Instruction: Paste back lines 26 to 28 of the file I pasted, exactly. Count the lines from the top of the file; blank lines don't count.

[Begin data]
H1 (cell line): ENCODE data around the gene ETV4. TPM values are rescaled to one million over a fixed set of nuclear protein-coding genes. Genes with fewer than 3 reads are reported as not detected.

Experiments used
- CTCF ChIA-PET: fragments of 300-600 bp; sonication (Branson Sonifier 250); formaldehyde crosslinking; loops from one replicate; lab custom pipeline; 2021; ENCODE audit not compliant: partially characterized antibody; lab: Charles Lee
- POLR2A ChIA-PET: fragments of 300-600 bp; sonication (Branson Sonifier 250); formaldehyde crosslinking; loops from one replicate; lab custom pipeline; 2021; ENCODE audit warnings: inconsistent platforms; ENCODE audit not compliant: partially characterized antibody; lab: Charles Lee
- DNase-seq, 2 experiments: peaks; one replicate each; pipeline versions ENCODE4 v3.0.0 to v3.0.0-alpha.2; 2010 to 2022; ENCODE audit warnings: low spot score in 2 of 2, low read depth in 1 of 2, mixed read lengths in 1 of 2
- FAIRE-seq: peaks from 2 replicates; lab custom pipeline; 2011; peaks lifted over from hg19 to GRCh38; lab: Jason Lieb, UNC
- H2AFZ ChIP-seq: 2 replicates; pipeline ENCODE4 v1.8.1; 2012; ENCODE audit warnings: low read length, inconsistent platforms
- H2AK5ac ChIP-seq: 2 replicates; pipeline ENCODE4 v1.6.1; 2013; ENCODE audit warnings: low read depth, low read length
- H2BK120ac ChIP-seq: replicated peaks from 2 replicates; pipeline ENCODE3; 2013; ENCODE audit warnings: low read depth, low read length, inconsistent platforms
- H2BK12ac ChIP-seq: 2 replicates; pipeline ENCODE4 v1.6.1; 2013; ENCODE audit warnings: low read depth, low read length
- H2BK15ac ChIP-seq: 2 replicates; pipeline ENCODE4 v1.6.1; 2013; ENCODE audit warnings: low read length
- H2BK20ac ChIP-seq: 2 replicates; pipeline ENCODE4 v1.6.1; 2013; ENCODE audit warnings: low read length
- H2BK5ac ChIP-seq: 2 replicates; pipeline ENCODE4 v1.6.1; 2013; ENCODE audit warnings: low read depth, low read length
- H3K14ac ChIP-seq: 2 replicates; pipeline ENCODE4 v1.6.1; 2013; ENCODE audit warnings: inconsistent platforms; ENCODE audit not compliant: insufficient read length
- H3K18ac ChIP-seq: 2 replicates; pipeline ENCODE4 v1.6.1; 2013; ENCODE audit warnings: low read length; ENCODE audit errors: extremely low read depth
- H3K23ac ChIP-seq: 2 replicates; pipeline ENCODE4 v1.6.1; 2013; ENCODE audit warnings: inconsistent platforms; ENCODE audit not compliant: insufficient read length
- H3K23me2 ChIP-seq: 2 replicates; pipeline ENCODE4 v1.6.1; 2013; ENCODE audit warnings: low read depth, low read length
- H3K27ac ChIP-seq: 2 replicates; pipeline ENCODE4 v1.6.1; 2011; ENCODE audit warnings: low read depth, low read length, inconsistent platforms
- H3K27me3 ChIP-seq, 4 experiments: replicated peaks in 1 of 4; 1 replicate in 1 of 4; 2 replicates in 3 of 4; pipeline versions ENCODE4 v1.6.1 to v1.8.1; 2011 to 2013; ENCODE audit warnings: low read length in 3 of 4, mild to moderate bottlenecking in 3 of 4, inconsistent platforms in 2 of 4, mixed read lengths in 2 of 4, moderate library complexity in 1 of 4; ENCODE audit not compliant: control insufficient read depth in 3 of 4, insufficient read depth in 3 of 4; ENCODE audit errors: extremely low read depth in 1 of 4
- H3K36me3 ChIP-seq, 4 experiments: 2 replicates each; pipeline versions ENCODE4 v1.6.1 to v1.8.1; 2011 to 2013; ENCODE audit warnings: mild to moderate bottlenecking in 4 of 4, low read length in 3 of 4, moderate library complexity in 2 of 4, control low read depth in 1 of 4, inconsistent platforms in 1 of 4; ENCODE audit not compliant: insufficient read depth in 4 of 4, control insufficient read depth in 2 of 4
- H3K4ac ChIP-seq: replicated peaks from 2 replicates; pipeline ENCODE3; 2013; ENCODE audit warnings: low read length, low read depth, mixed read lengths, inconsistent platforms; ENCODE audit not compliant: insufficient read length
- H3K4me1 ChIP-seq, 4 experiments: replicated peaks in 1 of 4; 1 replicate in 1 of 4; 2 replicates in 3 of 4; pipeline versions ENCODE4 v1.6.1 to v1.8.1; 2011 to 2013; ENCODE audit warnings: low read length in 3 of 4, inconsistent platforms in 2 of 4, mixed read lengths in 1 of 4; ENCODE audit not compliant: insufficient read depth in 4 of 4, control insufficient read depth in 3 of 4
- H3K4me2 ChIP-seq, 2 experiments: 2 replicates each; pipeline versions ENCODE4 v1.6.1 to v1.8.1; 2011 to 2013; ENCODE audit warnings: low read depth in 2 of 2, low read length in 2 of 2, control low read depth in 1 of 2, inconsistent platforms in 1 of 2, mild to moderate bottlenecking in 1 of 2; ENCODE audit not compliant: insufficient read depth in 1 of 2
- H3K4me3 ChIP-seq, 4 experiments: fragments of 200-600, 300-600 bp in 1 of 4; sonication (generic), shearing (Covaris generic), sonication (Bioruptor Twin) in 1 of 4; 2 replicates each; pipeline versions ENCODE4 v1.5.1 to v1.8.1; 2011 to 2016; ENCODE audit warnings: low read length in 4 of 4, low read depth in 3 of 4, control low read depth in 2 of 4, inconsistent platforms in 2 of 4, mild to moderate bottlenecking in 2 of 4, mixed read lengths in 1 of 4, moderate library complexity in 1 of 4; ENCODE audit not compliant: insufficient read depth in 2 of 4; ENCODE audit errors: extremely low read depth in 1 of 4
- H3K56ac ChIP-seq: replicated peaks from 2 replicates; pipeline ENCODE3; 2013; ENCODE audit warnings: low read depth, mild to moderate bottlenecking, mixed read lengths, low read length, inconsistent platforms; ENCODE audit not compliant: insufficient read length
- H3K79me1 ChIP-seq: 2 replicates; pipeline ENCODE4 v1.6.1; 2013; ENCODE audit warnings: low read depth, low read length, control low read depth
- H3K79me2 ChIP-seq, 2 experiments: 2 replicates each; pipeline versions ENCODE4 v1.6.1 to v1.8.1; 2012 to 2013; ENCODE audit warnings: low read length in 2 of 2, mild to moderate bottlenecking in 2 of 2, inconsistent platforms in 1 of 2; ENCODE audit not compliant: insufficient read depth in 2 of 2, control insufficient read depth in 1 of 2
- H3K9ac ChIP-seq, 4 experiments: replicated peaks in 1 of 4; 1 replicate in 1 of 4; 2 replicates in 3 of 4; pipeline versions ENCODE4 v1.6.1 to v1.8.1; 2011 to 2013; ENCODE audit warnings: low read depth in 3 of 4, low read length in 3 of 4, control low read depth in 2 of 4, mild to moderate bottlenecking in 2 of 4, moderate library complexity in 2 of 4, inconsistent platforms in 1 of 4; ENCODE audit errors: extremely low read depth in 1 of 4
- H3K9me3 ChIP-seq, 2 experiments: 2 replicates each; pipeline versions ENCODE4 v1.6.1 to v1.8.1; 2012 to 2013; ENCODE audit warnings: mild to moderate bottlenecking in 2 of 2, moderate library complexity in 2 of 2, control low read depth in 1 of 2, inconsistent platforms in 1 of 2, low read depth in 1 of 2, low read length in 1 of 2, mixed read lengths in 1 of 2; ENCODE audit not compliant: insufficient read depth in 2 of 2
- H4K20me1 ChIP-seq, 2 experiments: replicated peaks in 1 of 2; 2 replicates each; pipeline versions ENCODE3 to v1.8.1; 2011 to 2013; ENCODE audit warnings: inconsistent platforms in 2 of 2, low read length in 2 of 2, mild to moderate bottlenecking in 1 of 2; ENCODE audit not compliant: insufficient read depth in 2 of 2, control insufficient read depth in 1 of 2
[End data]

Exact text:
- H3K79me1 ChIP-seq: 2 replicates; pipeline ENCODE4 v1.6.1; 2013; ENCODE audit warnings: low read depth, low read length, control low read depth
- H3K79me2 ChIP-seq, 2 experiments: 2 replicates each; pipeline versions ENCODE4 v1.6.1 to v1.8.1; 2012 to 2013; ENCODE audit warnings: low read length in 2 of 2, mild to moderate bottlenecking in 2 of 2, inconsistent platforms in 1 of 2; ENCODE audit not compliant: insufficient read depth in 2 of 2, control insufficient read depth in 1 of 2
- H3K9ac ChIP-seq, 4 experiments: replicated peaks in 1 of 4; 1 replicate in 1 of 4; 2 replicates in 3 of 4; pipeline versions ENCODE4 v1.6.1 to v1.8.1; 2011 to 2013; ENCODE audit warnings: low read depth in 3 of 4, low read length in 3 of 4, control low read depth in 2 of 4, mild to moderate bottlenecking in 2 of 4, moderate library complexity in 2 of 4, inconsistent platforms in 1 of 4; ENCODE audit errors: extremely low read depth in 1 of 4